Think About It: A break for Yom Kippur

The most curious sight I observed the following morning was a group of around a dozen youngsters on bicycles at the crossroads of Gaza-Chernichovsky.

People riding their bikes in Jerusalem during Yom Kippur (photo credit: AMMAR AWAD / REUTERS)
People riding their bikes in Jerusalem during Yom Kippur
(photo credit: AMMAR AWAD / REUTERS)
For me personally, as a secular, Yom Kippur is a day to be detached from everyday personal and political concerns, and to reflect on things that I do not usually give too much thought to.
Since the weather on Yom Kippur was fair, I took the opportunity to take some long strolls along the main roads in the area where I live – the surroundings of Nayot in Jerusalem.
In most directions one can take from my home, one soon comes across the works on the Light Rail (why do I keep thinking of it as a tram?), and the long trail of bicycle and pedestrian paths that are to connect the Malha Railway Station with the Central Bus Station and the stadium near the University at Givat Ram.
Two facts amaze me. The first is that as a driver, I am largely oblivious to these works, since somehow the executors of the work manage to build temporary or permanent bypasses, so that as long as you keeps your eyes on the road, you can reach your destination without seeing what is going on around. The second is that there is a total absence of maps (as opposed to charts) that show exactly where the tracks and paths will run.
I discovered the same absence of maps when, several weeks ago, I was trying to figure out which roads are blocked at the entrance to Jerusalem, as a result of the major construction works going on there that are to last for three years. In this case, half a dozen phone calls to the municipality, police, the roads authorities, etc., didn’t come up with any answers (they just kept referring me to each other).
There are detailed verbal descriptions one can find on the Internet, which include all the names of our past national leaders who have roads named after them – but who on earth can associate all these names with specific roads? In fact, despite all the hullabaloo, very few roads are actually blocked.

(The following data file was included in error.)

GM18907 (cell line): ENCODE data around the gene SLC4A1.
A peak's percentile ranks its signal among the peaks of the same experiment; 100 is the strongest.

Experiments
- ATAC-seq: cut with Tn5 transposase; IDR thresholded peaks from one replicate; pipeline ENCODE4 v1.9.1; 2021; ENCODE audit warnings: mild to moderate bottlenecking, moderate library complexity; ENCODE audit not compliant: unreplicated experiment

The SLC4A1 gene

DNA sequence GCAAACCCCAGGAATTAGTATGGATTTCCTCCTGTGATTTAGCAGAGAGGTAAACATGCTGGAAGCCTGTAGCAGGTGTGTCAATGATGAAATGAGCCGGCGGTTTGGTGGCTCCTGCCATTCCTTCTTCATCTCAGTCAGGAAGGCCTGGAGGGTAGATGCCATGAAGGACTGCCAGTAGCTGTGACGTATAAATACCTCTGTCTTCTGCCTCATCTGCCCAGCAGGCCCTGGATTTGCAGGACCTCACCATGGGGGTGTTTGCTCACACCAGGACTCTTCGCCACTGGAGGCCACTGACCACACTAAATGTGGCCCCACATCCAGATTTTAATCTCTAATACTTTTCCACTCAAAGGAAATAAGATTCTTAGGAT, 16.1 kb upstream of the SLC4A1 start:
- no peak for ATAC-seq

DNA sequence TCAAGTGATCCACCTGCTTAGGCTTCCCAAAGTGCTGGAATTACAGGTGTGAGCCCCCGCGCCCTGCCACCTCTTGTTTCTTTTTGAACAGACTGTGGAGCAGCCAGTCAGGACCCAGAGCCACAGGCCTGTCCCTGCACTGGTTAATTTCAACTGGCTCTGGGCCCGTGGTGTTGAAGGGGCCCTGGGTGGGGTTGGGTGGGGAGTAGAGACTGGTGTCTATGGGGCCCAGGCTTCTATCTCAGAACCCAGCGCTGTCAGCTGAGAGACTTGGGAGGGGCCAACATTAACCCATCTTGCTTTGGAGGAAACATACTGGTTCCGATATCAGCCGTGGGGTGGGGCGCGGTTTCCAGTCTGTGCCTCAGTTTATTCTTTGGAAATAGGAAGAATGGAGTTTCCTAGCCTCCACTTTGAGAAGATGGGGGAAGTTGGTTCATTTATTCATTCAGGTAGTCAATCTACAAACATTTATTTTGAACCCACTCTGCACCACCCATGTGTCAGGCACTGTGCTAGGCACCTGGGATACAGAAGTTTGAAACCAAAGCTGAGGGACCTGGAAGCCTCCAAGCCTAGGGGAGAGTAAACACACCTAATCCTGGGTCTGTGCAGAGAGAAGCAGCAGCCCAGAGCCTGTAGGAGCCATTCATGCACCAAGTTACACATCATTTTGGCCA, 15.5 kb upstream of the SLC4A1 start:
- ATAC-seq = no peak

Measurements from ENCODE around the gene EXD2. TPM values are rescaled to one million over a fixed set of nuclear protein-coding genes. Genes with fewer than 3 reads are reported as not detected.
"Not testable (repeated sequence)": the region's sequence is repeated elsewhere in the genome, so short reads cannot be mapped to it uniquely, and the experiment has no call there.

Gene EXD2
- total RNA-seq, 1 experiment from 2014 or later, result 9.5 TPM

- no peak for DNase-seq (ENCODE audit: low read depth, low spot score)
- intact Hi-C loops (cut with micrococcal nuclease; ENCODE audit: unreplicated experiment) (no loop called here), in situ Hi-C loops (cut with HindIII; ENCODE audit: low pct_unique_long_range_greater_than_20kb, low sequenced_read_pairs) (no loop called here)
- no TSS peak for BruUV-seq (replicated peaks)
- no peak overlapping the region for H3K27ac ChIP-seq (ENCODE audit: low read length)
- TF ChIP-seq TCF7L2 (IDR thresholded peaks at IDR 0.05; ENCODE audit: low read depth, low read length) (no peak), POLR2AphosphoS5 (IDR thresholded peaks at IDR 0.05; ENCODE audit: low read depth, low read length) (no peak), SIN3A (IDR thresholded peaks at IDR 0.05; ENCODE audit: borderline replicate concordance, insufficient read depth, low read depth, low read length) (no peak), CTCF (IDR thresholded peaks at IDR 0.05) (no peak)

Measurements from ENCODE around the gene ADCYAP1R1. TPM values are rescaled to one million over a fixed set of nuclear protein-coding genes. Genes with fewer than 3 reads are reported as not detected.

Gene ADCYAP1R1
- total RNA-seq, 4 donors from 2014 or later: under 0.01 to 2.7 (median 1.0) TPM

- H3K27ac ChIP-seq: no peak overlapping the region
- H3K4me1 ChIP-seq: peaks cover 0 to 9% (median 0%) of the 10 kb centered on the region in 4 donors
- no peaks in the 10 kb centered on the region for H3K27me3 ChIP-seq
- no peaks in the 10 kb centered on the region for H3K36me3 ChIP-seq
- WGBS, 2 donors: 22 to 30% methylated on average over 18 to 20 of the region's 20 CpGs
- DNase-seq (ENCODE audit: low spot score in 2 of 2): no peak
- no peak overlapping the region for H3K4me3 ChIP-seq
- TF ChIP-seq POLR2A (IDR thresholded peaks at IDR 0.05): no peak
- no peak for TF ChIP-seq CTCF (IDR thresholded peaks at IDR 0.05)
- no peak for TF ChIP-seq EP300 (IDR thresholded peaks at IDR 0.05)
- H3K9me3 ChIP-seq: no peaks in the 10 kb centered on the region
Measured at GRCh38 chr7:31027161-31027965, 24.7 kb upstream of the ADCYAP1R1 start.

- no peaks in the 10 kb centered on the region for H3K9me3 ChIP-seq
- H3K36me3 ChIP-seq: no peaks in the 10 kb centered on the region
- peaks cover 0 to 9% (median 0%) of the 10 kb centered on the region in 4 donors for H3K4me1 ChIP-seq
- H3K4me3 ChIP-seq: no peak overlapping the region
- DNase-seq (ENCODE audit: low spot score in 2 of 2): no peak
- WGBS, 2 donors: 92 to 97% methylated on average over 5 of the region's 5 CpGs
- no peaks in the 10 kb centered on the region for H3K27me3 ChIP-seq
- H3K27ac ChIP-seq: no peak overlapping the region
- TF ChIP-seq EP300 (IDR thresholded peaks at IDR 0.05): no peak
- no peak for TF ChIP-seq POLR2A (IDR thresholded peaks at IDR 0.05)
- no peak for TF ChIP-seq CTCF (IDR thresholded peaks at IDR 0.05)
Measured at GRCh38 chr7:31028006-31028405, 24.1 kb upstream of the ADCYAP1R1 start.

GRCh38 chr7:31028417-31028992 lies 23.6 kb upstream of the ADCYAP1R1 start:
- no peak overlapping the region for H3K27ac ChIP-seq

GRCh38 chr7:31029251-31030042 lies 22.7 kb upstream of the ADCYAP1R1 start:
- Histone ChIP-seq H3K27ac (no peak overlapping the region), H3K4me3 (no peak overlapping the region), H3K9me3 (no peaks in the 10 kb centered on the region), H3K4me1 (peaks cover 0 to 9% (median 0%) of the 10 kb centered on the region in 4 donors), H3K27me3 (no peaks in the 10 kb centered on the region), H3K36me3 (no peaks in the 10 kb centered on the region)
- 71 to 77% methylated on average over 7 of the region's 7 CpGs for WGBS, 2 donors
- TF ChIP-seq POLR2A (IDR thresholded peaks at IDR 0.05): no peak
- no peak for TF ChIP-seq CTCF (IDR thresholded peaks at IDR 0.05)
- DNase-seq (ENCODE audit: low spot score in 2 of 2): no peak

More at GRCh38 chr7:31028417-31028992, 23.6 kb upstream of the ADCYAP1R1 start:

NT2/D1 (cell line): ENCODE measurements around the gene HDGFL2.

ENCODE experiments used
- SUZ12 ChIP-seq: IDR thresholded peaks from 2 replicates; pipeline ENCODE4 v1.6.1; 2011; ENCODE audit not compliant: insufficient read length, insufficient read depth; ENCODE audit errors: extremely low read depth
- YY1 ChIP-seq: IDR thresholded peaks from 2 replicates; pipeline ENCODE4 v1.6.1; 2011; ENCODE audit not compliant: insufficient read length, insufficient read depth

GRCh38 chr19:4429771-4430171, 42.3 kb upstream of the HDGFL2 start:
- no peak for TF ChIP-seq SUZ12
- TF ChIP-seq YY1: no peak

One new road for which a person can find a proper map is road No. 16, which will connect highway No. 1 near Motza, by means of several tunnels, to Givat Mordechai, which is just around the corner from where I live. They say it will open in 2023.
A walk through the streets of Rehavia – yesteryear’s hotbed for left-wing intellectuals and the occasional right-wing political leader – reveals that a growing number of its old homes, some designed by known architects, have been replaced by apartment buildings of some non-descript architecture, that are usually much too large for the plot of land on which they are constructed, and destroy the sense of suburban quaintness that used to typify this neighborhood.
I am not sure what is more of an eye sore: these pieces of expensive real estate, or No. 35 Gaza Street – a rather neglected looking building, constructed (in the 1950s?) without the usual Jerusalem stone exterior, in which our prime minister owns a penthouse that has a long row of aluminum windows along the front – which look completely out of character – and a strange, two-meter-tall metal funnel sticking out of the southern exterior wall.